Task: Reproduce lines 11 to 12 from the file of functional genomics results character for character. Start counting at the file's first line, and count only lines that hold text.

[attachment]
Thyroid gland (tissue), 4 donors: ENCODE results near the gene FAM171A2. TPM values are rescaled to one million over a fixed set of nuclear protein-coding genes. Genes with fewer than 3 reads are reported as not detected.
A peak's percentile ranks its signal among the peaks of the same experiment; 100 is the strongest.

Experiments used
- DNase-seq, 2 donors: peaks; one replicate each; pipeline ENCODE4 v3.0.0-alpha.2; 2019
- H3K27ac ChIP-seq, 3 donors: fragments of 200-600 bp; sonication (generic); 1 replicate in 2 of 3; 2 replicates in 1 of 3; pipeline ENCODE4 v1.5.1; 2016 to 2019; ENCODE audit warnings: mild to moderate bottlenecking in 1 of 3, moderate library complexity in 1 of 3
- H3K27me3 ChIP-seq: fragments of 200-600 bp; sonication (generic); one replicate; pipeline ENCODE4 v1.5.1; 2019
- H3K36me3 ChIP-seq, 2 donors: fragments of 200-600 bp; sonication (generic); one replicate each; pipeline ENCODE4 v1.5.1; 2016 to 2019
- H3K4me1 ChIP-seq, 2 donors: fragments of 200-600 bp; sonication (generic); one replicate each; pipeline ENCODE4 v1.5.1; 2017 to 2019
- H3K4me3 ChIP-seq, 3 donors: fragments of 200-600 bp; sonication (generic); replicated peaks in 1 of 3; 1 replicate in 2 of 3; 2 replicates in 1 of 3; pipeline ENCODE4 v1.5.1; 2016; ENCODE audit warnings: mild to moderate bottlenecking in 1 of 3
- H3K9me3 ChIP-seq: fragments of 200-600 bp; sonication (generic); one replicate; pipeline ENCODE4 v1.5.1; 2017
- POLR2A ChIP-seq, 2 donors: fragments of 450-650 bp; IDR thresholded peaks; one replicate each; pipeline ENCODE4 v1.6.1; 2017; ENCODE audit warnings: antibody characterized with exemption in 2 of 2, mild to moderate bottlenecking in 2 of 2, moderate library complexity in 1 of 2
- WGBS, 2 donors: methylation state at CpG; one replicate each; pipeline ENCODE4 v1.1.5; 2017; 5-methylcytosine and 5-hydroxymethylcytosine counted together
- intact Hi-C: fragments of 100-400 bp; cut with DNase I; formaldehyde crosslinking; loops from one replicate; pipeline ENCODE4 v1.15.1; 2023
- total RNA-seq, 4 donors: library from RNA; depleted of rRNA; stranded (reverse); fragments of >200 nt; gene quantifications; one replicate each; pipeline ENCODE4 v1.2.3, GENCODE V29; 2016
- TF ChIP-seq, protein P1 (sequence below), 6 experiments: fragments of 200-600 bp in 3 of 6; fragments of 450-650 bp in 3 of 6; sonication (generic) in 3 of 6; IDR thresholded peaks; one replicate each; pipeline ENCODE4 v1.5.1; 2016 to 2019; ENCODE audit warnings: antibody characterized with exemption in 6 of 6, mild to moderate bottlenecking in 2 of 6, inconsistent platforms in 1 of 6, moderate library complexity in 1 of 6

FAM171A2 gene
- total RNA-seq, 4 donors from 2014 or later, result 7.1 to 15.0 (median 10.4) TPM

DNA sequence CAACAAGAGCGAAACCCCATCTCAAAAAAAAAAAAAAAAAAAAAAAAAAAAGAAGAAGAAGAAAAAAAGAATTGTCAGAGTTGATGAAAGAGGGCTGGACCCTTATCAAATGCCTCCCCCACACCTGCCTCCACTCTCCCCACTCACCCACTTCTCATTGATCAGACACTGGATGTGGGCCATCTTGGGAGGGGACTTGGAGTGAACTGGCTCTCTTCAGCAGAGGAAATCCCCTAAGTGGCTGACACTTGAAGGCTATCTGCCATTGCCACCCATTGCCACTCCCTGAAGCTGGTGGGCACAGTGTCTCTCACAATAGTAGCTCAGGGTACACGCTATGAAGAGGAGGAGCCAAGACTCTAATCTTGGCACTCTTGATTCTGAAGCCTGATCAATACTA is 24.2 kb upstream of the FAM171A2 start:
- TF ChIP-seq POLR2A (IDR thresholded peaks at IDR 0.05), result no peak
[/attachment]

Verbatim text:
- POLR2A ChIP-seq, 2 donors: fragments of 450-650 bp; IDR thresholded peaks; one replicate each; pipeline ENCODE4 v1.6.1; 2017; ENCODE audit warnings: antibody characterized with exemption in 2 of 2, mild to moderate bottlenecking in 2 of 2, moderate library complexity in 1 of 2
- WGBS, 2 donors: methylation state at CpG; one replicate each; pipeline ENCODE4 v1.1.5; 2017; 5-methylcytosine and 5-hydroxymethylcytosine counted together